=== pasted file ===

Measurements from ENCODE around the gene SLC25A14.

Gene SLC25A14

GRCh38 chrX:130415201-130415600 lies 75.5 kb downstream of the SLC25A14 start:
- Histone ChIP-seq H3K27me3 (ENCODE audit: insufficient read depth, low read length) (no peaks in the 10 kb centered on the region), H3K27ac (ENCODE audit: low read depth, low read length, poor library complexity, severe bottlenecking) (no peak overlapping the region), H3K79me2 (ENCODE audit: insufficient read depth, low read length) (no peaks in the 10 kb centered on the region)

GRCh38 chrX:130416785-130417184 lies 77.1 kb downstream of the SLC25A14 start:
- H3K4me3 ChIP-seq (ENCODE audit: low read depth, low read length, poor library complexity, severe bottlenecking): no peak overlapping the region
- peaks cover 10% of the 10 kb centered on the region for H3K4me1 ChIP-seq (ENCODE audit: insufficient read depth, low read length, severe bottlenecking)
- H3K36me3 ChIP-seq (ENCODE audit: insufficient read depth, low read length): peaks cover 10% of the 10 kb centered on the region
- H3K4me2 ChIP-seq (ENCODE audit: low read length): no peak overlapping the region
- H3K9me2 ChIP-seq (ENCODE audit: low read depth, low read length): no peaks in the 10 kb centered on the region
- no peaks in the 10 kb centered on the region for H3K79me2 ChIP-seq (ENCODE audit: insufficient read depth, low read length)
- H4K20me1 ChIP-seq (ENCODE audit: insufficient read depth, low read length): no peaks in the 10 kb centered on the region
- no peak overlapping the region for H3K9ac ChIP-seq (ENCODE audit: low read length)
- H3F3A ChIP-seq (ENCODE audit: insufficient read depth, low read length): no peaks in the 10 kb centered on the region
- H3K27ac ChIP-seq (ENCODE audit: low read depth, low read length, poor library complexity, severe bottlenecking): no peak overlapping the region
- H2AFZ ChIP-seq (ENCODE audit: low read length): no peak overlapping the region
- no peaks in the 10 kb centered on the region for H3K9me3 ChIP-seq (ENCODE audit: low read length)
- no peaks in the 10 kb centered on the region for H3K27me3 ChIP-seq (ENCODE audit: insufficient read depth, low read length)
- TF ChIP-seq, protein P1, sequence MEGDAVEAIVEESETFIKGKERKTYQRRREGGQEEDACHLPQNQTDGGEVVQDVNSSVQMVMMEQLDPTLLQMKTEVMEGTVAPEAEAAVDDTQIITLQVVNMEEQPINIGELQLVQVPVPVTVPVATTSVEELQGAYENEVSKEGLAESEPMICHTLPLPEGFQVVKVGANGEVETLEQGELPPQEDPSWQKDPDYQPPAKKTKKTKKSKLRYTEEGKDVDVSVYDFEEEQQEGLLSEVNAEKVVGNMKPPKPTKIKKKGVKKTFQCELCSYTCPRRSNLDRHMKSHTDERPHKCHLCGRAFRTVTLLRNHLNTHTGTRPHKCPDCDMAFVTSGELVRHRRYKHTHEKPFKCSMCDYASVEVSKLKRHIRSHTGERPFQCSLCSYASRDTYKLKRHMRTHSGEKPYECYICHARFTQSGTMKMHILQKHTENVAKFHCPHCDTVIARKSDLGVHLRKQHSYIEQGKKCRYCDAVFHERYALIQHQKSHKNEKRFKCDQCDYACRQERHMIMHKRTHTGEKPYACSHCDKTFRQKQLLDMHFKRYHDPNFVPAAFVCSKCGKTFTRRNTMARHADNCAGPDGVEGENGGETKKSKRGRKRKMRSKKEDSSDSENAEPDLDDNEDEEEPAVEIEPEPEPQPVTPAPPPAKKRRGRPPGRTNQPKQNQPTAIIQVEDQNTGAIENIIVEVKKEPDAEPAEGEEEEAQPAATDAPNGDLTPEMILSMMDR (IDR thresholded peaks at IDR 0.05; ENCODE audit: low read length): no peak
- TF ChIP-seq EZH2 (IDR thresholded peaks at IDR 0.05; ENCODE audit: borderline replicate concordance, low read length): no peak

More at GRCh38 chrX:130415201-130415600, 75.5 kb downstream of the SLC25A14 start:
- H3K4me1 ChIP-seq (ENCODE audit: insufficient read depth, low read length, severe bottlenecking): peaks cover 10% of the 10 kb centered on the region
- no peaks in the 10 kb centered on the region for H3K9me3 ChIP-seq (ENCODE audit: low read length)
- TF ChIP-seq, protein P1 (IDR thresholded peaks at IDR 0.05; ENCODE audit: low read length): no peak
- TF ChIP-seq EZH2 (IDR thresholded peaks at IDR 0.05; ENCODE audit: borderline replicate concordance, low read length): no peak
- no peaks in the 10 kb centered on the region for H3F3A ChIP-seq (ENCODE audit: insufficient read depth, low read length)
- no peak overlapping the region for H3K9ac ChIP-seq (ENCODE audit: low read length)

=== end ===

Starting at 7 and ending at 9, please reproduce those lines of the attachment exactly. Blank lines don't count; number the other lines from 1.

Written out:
- peaks cover 10% of the 10 kb centered on the region for H3K4me1 ChIP-seq (ENCODE audit: insufficient read depth, low read length, severe bottlenecking)
- H3K36me3 ChIP-seq (ENCODE audit: insufficient read depth, low read length): peaks cover 10% of the 10 kb centered on the region
- H3K4me2 ChIP-seq (ENCODE audit: low read length): no peak overlapping the region